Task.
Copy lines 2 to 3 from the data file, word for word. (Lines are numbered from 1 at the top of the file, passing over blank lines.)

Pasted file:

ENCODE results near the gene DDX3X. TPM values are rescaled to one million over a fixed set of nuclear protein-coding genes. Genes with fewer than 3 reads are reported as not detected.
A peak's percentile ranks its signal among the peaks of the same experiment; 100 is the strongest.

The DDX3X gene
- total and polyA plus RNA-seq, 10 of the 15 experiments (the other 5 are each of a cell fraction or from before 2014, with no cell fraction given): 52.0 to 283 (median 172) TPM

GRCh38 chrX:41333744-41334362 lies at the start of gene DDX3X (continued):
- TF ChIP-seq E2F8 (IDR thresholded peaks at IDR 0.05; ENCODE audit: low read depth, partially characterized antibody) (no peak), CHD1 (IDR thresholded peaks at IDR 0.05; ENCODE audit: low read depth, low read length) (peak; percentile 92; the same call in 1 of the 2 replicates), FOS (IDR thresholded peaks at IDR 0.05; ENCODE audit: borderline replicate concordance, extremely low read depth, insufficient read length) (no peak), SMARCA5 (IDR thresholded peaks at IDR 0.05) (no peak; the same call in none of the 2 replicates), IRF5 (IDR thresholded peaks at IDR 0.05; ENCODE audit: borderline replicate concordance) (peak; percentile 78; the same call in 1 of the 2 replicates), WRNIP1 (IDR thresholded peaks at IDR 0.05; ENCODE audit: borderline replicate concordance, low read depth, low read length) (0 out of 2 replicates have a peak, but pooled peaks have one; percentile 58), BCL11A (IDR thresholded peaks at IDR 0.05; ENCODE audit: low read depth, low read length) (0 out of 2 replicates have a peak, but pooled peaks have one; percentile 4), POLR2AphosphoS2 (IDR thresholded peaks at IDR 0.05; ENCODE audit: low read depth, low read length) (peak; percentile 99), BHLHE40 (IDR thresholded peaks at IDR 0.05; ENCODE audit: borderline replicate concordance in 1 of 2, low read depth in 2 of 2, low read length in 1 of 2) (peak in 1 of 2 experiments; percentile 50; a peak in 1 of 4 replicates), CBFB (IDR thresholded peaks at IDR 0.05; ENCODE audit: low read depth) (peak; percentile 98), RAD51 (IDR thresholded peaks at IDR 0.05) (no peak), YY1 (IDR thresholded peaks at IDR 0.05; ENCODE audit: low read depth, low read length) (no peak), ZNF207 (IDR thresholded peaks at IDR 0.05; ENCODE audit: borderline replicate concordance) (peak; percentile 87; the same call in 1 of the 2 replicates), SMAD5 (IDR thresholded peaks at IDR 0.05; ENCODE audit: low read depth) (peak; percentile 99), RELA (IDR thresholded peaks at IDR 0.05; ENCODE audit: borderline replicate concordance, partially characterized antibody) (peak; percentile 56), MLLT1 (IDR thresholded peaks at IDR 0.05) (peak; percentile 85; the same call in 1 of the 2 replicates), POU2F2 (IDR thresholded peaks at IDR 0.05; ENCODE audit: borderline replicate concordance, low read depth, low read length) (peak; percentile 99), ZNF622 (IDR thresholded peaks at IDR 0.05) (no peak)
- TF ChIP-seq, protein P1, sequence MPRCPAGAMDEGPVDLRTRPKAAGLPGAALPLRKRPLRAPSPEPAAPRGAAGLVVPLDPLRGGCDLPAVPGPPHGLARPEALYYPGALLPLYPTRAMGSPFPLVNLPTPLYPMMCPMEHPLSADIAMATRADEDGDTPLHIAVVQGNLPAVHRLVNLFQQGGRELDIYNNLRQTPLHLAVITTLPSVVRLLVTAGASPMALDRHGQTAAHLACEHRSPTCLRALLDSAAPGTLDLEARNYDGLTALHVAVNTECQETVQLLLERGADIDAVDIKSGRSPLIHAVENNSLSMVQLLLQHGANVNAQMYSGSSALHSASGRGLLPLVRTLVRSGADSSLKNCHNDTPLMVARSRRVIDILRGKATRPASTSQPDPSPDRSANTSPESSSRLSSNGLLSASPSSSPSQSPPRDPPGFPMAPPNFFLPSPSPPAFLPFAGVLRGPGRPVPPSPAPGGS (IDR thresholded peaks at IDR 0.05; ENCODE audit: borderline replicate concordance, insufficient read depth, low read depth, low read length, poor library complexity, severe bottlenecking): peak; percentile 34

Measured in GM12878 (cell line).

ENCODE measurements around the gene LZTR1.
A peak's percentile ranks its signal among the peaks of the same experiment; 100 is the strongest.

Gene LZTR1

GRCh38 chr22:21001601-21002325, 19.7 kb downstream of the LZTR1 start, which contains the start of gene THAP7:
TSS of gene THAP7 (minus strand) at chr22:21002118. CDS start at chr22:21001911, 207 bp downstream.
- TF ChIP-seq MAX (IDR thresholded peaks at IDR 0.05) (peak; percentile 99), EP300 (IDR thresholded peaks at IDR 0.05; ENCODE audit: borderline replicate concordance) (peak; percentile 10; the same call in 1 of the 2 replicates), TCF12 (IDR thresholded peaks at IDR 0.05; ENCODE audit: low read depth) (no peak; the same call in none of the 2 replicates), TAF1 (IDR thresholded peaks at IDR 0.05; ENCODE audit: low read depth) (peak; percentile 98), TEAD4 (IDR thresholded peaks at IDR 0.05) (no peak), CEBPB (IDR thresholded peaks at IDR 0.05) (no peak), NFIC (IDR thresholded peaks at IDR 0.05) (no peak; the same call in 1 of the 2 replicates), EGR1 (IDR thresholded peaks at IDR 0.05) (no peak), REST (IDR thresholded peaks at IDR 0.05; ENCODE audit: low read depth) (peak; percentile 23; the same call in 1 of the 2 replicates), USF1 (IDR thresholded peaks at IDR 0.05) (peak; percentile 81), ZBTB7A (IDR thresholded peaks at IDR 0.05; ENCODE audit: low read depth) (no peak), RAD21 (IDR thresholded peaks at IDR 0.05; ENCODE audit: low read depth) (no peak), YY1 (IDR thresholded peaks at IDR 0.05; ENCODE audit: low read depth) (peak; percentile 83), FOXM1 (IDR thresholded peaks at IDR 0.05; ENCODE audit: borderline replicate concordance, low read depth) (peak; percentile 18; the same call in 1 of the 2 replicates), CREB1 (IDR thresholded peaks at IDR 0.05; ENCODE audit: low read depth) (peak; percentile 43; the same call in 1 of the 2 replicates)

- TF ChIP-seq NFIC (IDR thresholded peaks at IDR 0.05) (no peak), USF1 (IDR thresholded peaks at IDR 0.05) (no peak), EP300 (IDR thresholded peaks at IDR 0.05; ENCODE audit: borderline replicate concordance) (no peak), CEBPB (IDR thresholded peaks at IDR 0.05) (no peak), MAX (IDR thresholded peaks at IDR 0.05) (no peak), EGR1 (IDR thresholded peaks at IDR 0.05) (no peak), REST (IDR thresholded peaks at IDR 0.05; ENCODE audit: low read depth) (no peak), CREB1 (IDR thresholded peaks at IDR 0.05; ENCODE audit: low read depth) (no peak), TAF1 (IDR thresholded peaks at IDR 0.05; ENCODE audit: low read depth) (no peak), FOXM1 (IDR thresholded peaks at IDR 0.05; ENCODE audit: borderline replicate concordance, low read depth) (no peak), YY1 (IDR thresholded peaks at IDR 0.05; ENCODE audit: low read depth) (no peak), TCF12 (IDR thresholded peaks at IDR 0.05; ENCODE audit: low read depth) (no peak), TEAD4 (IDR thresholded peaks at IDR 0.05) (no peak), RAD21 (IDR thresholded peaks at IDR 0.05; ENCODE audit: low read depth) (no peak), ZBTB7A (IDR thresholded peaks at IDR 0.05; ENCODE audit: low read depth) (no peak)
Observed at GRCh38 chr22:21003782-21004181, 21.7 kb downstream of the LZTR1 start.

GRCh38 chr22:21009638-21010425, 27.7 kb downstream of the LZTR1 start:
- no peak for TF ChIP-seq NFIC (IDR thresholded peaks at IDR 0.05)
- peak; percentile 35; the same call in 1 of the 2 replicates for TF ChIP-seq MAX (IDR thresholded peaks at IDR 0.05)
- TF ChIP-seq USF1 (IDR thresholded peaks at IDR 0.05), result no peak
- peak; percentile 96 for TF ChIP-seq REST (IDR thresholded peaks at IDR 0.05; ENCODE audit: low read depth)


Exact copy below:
A peak's percentile ranks its signal among the peaks of the same experiment; 100 is the strongest.

The DDX3X gene